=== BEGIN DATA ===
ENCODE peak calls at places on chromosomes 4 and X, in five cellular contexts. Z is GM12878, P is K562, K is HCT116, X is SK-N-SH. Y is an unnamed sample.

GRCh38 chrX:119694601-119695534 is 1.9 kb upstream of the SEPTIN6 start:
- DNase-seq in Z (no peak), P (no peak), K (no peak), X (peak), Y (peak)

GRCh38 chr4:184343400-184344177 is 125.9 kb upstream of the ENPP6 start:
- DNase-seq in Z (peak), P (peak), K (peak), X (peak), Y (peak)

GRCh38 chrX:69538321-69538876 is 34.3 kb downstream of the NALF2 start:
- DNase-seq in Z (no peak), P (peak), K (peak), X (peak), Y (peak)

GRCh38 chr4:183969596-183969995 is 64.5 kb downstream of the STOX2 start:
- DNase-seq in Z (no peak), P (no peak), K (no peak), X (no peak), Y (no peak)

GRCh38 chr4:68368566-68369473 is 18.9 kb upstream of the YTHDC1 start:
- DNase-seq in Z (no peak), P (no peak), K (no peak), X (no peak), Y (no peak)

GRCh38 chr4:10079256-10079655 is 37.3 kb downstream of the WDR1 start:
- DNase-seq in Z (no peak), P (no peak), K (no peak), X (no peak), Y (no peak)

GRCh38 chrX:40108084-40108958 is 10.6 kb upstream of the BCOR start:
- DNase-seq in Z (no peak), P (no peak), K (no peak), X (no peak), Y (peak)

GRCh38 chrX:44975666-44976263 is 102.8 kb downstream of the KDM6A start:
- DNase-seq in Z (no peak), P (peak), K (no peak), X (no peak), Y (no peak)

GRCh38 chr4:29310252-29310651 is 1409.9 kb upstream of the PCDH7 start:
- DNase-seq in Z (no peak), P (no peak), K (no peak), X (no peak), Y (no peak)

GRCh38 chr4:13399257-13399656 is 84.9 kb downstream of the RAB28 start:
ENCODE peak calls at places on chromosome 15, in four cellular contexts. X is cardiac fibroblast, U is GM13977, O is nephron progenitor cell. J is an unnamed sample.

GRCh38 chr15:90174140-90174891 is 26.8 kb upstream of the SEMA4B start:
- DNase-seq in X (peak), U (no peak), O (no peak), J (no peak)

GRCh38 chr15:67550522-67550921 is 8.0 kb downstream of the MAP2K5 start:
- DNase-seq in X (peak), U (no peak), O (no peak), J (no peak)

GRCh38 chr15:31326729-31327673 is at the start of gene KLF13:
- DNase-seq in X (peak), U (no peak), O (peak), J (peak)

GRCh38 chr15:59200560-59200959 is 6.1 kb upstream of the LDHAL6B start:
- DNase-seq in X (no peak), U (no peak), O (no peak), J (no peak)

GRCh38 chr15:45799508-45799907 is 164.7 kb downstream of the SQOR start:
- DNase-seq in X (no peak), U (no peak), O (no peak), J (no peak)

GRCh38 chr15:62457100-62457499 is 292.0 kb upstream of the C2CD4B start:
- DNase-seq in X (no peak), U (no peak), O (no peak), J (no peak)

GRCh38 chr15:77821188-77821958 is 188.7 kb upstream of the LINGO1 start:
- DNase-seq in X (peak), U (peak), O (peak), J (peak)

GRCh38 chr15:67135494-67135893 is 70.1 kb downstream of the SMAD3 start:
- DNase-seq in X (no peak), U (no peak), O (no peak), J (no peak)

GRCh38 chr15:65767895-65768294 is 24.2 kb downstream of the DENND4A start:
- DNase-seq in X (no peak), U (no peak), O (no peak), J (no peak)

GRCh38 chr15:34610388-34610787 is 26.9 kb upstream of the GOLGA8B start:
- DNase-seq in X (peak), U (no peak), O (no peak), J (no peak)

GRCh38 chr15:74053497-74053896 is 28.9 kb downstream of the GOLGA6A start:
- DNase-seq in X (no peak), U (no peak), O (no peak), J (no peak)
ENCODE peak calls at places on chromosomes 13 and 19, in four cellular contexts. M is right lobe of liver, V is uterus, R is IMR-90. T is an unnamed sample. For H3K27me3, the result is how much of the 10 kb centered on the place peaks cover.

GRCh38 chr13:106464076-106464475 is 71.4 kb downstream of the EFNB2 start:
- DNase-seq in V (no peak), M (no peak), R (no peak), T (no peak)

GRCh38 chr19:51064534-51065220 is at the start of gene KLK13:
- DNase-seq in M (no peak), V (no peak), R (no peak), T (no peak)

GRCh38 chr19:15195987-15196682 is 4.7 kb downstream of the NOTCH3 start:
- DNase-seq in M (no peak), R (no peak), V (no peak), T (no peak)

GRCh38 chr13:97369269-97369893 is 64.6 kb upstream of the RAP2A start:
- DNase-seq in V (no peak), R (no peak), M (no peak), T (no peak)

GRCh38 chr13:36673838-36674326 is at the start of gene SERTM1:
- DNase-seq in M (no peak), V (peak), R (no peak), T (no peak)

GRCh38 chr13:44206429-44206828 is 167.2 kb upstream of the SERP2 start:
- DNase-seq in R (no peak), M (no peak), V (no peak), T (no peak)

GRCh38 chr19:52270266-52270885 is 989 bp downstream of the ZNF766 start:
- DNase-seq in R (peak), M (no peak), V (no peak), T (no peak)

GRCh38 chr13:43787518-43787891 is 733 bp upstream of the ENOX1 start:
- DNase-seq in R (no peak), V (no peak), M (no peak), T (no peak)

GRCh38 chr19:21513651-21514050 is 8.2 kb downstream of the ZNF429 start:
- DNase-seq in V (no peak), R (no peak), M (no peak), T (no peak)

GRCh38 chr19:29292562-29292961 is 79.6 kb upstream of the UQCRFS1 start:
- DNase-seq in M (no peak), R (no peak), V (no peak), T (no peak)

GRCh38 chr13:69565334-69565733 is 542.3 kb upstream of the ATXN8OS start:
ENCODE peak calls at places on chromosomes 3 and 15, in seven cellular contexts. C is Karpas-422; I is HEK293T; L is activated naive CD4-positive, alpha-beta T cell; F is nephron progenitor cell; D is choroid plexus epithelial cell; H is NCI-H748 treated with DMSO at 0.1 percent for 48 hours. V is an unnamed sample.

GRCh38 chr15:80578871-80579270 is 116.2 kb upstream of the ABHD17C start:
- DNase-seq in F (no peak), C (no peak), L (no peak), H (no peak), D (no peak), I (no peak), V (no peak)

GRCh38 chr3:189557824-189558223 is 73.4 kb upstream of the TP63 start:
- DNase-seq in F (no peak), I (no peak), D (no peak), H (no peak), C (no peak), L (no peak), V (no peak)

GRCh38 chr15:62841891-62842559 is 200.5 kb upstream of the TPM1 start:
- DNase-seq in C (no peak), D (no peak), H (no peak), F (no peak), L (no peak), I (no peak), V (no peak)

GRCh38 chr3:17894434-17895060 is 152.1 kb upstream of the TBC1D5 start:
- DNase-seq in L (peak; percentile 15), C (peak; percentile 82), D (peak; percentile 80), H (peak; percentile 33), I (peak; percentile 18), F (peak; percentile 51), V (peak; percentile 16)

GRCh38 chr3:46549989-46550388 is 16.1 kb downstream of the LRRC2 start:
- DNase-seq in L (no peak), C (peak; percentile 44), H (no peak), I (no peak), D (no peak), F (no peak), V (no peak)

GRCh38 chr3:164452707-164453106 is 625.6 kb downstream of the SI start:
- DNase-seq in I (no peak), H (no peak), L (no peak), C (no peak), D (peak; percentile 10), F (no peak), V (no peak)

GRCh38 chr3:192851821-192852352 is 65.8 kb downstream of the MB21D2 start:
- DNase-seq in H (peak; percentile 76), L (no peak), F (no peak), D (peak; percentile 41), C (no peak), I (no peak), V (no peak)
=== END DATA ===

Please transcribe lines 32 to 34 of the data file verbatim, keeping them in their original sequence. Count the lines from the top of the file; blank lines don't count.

GRCh38 chr15:62457100-62457499 is 292.0 kb upstream of the C2CD4B start:
- DNase-seq in X (no peak), U (no peak), O (no peak), J (no peak)

GRCh38 chr15:77821188-77821958 is 188.7 kb upstream of the LINGO1 start: